AI Goes To K Street: ChatGPT Turns Lobbyist

Concerns around how professional lobbyists distort the political process are nothing new. But new evidence suggests their efforts could soon be turbocharged by increasingly powerful language AI. A proof-of-concept from a Stanford University researcher shows that the technology behind internet sensation ChatGPT could help automate efforts to influence politicians.

Political lobbyists spend a lot of time scouring draft bills to asses if they’re pertinent to their clients’ objectives, and then drafting talking points for speeches, media campaigns, and letters to Congress designed to influence the direction of the legislation. Given recent breakthroughs in the ability of AI-powered services like ChatGPT to analyze and generate text, John Nay, a fellow at the Stanford Center for Legal Informatics, wanted to investigate whether these models could takeover some of that work.

In a matter of days, he was able to piece together a rudimentary AI lobbyist using OpenAI’s GPT-3 large language (LLM) model, which is the brains behind ChatGPT. In a paper published on the arXiv preprint server, he showed that the model was able to predict whether a summary of a U.S. congressional bill was relevant to a specific company 75 percent of the time. What’s more, the AI was able to then draft a letter to the bill’s sponsor arguing for changes to the legislation.

“The law-making process is not ready for this,” says Nay. “This was just a simple proof-of-concept built over a few days. With more resources and more time spent on this, especially with more focus on building out the workflow and a user experience tied in with the day-to-day of human lobbyists, this could likely be built into something relatively sophisticated.”

Nay’s approach involved feeding the model with text prompts via OpenAI’s API. He provided the model with the title of the bill, a summary of the bill, the subjects of the bill as determined by the Congressional Research Service, the name of the concerned company and the business description the firm filed with the U.S. Securities and Exchange Commission.

Alongside this, he told the model to imagine that it was a lobbyist and use the provided information to work out if the bill was relevant to the company. The model was also asked to explain its reasoning and provide a confidence score out of 100. For bills deemed relevant, the model was then prompted to draft a letter to their sponsor(s) persuading them to make additions favorable to the company in question.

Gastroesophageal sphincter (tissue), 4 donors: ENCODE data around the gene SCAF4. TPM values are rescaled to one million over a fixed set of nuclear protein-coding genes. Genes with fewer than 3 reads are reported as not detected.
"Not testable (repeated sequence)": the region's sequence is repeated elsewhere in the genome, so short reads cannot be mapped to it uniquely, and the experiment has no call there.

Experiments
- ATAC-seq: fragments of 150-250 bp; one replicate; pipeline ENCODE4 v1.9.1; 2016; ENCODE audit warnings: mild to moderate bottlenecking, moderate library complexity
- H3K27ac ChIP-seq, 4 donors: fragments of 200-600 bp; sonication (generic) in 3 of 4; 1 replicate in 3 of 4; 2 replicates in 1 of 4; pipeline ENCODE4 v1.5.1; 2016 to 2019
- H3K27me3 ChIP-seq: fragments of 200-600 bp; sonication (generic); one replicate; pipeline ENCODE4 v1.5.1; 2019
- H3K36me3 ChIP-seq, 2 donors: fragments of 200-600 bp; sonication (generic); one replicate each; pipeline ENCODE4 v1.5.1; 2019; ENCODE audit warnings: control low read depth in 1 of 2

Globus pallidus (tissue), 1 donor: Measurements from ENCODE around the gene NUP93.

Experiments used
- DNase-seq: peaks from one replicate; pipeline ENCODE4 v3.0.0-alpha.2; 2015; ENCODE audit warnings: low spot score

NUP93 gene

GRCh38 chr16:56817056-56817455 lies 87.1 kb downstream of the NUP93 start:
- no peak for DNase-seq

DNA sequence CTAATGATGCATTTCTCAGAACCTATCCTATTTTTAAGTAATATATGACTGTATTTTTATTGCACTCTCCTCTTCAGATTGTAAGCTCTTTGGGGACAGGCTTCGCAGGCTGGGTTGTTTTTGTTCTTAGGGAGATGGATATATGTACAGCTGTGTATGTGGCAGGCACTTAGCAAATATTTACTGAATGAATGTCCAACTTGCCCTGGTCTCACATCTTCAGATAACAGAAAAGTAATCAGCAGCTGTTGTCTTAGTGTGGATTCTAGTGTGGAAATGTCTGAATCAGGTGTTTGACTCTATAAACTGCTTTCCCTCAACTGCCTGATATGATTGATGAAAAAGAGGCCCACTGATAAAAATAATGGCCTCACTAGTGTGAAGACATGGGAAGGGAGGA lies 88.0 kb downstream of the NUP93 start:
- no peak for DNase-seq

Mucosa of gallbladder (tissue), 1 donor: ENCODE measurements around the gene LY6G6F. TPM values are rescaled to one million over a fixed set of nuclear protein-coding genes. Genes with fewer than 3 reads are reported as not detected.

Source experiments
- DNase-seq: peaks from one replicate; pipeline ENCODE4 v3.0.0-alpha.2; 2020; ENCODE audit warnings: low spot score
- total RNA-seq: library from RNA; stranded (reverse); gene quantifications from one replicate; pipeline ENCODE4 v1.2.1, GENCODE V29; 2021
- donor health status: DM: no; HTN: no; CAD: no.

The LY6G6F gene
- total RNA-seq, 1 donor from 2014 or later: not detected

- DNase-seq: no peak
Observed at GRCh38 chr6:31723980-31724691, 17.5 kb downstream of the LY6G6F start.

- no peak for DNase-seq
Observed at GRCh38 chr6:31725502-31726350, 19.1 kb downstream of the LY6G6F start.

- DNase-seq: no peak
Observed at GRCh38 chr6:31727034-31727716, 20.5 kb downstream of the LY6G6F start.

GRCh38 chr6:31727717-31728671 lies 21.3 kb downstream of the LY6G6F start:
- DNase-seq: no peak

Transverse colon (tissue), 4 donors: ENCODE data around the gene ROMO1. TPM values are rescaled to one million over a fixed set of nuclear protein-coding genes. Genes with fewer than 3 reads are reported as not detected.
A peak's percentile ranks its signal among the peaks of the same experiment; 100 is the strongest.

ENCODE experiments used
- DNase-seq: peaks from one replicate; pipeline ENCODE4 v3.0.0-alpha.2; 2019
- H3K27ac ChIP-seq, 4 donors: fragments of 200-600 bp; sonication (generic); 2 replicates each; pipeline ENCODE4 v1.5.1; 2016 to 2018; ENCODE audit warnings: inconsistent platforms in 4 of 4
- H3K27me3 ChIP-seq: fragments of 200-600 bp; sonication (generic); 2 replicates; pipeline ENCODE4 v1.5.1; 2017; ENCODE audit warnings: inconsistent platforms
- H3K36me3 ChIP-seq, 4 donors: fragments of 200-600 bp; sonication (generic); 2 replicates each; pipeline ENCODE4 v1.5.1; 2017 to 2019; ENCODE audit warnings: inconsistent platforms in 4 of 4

Because most legislation doesn’t impact most companies, Nay found that his dataset of 485 bills didn’t always yield high relevancy. When they tested the approach on an older version of GPT-3 released in March 2022, it managed an average confidence score of only 52.2 percent. But when tried out on the GPT-3.5 model, which powers ChatGPT and was only made public in November 2022, it achieved an average score of 75.1 percent. On bills where the confidence score was over 90, relevancy rose to 79 percent.

The paper doesn’t attempt to assess how effective the drafted letters would be at influencing policy, and Nay makes clear the approach is still nowhere near being able to do the bulk of a lobbyist’s job. But he says the significant boost in prediction performance seen between models released just months apart is noteworthy. “There is a clear trend of quickly increasing capabilities,” he says.

That could potentially spell serious trouble for the legislative process, according to Nay. It could make mass influence campaigns significantly easier, particularly at the local level, and could lead to a flood of letter writing that could overwhelm already thin-stretched congressional offices or distort their perception of public opinion. Laws could also be useful resource for helping future AI systems to understand the values and goals of human society, says Nay, but not if AI lobbyists are distorting how those laws are made.

It’s impossible to predict how quickly AI will become sophisticated enough to effectively influence the lobbying process, says renowned security expert Bruce Schneier. He notes that letter writing is probably not the bottleneck here, and in fact learning how to understand political networks and develop strategies to influence them will probably be more important skills. But he says this research is a sign of things to come. “It’s just a baby step in that direction, but I think it is the direction that society is going,” he says.

And political lobbying is only one way in which AI is likely to warp society in the future, he adds. In a new book out next week called A Hacker’s Mind, Schneier outlines how the powerful hack everything from the legislative process to the tax code and market dynamics, and he says AI is likely to turbocharge these efforts. “There are a lot of possibilities and we really are just beginning to scratch them,” he says. “The law is completely not ready for this.”

Source: IEEE Spectrum Computing